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High Net Worth Cases

Property division is often the most contentious stage of a family law proceeding. The legislative provisions for how assets should be divided are straightforward, involving just five steps that are applied regardless of the size of the marital asset pool. Although the rules of division are the same regardless of the size of the pool, where the couple has a high net worth there are often complex business interests and unusual asset classes in the pool, which can complicate the process considerably. This article examines some of the unique considerations that arise in high net worth family law cases.

What is Considered a High Net Worth?

In Australia a high net worth is generally seen as a Net Investible Assets (NIA) of a million dollars, or a net worth of over 2.5 million including the family home, earning more than $250,000 a year. The Australian Taxation Office categorises ‘wealthy individuals’ as those with a net worth of over 5 million.

Length of Proceedings

High net worth cases often take much longer to adjudicate than a typical family law case, stretching for months and sometimes years. This is predominantly due to the process of identifying and valuing the asset pool. Given the time scales involved, the court may need to make temporary orders relating to living arrangements, spousal support, legal fees and child custody matters.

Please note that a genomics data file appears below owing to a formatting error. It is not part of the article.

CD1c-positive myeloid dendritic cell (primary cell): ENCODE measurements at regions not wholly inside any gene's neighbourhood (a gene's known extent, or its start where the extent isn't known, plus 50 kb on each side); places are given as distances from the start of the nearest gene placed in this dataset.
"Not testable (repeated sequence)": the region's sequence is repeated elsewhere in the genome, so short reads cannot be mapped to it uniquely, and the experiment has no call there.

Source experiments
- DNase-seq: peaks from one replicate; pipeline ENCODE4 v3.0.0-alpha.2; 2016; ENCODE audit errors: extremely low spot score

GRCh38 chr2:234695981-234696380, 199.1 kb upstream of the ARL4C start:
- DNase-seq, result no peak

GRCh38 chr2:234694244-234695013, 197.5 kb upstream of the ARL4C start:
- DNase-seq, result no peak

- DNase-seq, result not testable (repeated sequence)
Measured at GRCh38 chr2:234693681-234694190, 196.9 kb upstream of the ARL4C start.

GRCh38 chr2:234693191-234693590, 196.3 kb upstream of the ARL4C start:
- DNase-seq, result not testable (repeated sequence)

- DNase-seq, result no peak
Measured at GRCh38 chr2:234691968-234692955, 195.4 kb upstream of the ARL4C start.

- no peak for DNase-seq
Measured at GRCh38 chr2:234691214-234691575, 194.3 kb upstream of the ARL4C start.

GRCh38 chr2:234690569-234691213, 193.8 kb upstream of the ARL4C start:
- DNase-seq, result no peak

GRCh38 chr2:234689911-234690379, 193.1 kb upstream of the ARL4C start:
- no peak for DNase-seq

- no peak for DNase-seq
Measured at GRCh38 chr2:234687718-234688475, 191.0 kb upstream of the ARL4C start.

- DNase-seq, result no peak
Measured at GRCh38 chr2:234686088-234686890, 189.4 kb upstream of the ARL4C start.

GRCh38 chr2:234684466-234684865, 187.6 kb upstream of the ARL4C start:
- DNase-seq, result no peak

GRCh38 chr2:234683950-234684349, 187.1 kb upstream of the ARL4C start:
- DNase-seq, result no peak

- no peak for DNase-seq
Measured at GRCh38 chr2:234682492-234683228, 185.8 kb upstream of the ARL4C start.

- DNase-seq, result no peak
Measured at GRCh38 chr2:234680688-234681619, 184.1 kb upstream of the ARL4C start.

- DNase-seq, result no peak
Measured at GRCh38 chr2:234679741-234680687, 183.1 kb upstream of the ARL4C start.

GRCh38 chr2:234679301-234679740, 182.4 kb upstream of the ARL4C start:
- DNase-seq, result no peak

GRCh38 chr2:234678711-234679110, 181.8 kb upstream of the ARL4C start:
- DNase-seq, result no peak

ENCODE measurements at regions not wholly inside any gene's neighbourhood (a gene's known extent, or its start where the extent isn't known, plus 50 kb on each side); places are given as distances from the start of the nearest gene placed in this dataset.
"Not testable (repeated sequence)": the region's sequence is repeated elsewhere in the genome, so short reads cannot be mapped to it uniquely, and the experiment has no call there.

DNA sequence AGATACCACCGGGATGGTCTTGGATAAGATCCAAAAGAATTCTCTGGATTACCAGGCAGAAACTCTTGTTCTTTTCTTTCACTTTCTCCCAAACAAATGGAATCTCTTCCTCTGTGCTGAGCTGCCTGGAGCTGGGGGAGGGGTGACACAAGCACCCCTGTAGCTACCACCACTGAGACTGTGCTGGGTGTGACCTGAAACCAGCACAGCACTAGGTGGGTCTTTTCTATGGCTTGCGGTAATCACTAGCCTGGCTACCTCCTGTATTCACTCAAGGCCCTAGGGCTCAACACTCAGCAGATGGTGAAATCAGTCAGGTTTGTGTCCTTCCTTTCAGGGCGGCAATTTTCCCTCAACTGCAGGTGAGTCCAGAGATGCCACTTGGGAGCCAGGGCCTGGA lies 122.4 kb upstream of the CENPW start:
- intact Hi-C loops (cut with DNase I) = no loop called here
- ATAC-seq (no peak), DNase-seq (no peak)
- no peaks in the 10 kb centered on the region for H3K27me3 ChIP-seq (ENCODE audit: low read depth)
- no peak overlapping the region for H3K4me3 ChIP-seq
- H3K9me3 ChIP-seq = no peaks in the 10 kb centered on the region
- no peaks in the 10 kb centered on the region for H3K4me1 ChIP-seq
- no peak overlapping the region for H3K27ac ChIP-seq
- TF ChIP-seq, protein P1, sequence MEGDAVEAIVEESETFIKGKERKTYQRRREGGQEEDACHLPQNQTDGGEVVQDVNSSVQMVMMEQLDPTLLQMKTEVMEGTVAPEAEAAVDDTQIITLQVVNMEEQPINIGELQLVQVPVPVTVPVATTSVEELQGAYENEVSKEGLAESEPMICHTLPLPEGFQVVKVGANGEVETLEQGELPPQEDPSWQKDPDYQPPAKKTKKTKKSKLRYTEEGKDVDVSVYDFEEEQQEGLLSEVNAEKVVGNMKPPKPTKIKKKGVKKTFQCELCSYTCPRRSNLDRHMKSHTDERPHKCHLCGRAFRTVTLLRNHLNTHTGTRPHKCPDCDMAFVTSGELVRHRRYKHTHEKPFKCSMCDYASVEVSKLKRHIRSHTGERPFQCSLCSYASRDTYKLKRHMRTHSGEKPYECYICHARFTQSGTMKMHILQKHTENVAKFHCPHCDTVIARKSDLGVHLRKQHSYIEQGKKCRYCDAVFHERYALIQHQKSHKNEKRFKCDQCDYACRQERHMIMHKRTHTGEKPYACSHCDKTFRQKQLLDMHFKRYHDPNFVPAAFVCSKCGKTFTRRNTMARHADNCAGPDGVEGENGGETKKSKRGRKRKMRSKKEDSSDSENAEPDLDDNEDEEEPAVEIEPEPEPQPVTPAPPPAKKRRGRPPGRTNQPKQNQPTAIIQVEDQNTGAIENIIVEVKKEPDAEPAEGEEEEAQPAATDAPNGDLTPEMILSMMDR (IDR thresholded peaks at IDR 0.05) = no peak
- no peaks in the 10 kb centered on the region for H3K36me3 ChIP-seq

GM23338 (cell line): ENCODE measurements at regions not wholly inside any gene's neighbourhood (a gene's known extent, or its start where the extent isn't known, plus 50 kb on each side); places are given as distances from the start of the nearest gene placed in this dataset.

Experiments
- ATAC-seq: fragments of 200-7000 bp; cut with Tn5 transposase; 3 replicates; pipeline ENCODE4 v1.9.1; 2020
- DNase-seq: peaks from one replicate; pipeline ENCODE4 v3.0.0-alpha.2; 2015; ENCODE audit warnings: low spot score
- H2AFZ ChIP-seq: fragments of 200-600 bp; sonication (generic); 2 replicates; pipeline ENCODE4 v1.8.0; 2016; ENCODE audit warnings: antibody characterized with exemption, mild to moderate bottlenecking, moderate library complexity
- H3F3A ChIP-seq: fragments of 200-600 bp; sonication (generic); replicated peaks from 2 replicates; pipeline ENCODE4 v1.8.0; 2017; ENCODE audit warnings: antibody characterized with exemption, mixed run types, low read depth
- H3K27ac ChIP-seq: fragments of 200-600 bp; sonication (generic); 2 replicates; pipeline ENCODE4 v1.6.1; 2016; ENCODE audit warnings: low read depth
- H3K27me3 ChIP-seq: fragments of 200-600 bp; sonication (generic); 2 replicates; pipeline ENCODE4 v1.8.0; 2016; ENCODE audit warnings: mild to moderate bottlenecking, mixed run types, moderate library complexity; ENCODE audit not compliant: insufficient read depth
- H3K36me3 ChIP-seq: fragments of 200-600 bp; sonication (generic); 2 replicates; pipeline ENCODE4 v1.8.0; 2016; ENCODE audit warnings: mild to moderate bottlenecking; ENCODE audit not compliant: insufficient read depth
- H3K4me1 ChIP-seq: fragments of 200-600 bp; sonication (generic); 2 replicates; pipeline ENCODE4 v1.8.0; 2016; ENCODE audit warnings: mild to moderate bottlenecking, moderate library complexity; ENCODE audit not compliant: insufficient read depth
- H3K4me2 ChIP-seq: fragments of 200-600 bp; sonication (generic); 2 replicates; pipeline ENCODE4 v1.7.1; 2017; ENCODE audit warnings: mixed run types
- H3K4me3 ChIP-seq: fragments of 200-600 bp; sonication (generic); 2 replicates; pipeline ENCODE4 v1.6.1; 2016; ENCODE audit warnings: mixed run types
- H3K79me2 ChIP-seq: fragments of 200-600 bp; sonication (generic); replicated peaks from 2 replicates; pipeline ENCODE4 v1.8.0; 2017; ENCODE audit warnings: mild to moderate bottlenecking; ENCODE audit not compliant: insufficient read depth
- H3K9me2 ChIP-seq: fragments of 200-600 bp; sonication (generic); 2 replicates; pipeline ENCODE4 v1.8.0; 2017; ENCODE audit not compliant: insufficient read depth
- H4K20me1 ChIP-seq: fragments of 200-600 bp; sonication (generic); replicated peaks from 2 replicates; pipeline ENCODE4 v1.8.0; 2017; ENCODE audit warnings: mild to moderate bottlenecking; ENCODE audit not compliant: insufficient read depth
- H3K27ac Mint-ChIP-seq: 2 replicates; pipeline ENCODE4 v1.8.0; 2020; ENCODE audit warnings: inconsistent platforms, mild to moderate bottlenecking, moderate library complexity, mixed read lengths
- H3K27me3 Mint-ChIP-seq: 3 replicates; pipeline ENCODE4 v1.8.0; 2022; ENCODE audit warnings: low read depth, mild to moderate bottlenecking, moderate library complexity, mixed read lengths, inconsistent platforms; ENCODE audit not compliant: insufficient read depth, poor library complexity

The Five-Step Test

The Federal Circuit and Family COurt (FCFCA) assess marital property settlements using a five-step test. The first step in this process is the identification of every asset and liability of the couple, including all property, savings, loans and mortgages. For a high net worth couple, this may well include investments, businesses, stocks, collections, and intellectual property. The second step is to evaluate whether the existing division of assets is appropriate or whether there should be an adjustment of the financial position of the two parties. If the division is deemed appropriate then the process of property division is finished, otherwise, it moves on to the next stage.

If it is determined that the current division of assets is not fair, then the process continues. The third step is to assess the contribution of each spouse to the total asset pool of the marriage, including financial contributions like income, and non-financial contributions such as housekeeping and childrearing. In high net worth cases, a spouse will often claim that they are entitled to most of the assets because it was their unique abilities that increased the fortunes of the couple, but the courts always weigh these claims against the contribution of the other spouse. For example, in the Family Court case, Hoffman v Hoffman the husband appealed a decision that afforded an equal division of assets between the spouses. After a 36-year marriage, the couple had an asset pool of $10,000,000, and the husband argued that it was his “special skills” and entrepreneurial flair that created the asset pool. The court did not find this argument persuasive and the appeal was dismissed.